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Movie Natters: December 6, 2007 Archive

"Golden Compass" heads in the right direction

Posted at 11:54 AM on December 6, 2007 by Euan Kerr (4 Comments)

"The Golden Compass" (Images courtesy New Line Cinema)

An unusual sensation assailed me as I left the dream palace the other night having viewed "The Golden Compass" - a deep feeling of satisfaction.

After months- no years - of being disappointed, and occasionally upset by film adaptations of favorite books, watching the first part of Philip Pullman's epic story the "His Dark Materials" trilogy spill across the screen delighted, entertained, and as is appropriate for this series, challenged a little.

Director Chris Weitz plunges us into an alternate universe where every person has a daemon, a physical manifestation of a person's soul in the shape of an animal. We meet Lyra Belacqua (Dakota Blue Richards), an orphan living in one of the colleges in Oxford with her daemon Pantalaimon. As with the daemons of all children Pantalaimon is a shapeshifter, having not yet stuck on one animal form.

Lyra's tough, courageous and smart, and when her friend Roger (Ben Walker) is kidnapped by the mysterious Gobblers, Lyra gets caught up in a political struggle between her uncle Lord Asriel (Daniel Craig,) a daring and ruthless adventurer and the Magisterium, the powerful theocracy which runs the country. Along the way Lyra travels in airships, and learns to use the mysterious alethiometer which can answer questions for people who know how to ask correctly. She meet witches, armored polar bears, exotic Gypitian people, and has a host of adventures as she tries to find and rescue Roger.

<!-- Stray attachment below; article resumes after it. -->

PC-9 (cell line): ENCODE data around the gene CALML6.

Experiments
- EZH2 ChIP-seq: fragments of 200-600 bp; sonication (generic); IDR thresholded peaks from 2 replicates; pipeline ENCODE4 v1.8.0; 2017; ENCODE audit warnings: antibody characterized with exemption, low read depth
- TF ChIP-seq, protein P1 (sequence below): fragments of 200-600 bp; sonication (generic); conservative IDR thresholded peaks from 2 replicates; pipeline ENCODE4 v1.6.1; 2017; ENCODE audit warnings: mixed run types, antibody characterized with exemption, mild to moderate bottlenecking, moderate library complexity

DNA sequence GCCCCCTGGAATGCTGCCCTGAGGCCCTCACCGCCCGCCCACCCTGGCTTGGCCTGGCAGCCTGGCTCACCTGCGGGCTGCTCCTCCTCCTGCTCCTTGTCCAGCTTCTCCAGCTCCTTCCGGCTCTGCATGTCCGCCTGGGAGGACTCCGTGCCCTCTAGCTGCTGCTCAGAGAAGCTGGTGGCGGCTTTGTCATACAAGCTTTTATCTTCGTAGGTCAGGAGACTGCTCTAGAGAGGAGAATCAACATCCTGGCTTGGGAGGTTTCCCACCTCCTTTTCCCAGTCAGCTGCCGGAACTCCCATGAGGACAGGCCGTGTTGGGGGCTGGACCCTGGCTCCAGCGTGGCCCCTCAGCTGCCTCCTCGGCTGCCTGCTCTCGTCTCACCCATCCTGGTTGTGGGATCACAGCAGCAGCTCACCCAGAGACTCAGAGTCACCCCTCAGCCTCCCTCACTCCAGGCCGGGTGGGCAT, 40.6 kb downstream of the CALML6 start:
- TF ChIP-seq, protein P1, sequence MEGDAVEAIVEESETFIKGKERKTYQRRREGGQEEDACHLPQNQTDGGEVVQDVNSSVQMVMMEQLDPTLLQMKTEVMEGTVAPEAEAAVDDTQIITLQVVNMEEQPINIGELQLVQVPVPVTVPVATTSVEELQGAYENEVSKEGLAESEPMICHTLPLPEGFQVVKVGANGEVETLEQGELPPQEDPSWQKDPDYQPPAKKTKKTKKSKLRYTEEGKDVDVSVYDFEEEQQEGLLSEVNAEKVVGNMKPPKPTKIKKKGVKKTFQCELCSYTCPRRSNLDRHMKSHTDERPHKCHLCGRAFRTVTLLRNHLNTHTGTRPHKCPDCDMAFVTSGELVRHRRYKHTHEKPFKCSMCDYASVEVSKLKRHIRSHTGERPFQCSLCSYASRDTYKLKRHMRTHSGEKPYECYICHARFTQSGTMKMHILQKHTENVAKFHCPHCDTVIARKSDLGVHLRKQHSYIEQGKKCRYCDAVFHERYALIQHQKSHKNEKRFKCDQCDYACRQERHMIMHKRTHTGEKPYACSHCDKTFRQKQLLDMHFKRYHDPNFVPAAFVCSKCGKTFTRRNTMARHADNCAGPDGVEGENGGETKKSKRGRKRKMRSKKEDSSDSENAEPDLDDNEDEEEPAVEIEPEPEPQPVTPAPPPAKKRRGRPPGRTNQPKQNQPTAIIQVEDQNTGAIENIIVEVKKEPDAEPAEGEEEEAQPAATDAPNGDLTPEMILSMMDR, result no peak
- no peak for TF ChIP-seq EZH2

It's a dark story, and Tom Stoppard's script races along at breakneck speed. It hints at some of the larger themes of Pullman's books, but rightly doesn't allow itself to get bogged down.

Some people have claimed the film has an anti-Catholic bias in its depiction of of the Magisterium. Everyone has their own interpretation of course, but while Pullman has made no secret of his humanist leanings, this film's religious criticism is non-denominational.

(Interestingly in what is apparently a bow to the Hollywood love of a happy ending, the film wraps up before what is the climactic scene in the book, which is a lot less upbeat than what audiences will see. If and when the next film in the series is made, the opening is going to be a major bummer.)

While the special effects are very well done, what makes this movie a must-see is the string of top-flight actors who lend their talents to the telling of the tale. The 12 year old Richards is exceptional, but she is backed by such luminaries as Nicole Kidman as the sensuously evil Mrs Coulter, and Sam Elliot as Texas airman Lee Scoresby.

There is also a host of talent in the bit parts. Tom Courtney makes an appearance, as does Christopher Lee, Derek Jacobi and Simon McBurney.

"The Golden Compass" is a film worth seeing, and in a perfect world will lead to many more people reading the "His Dark Materials" books.

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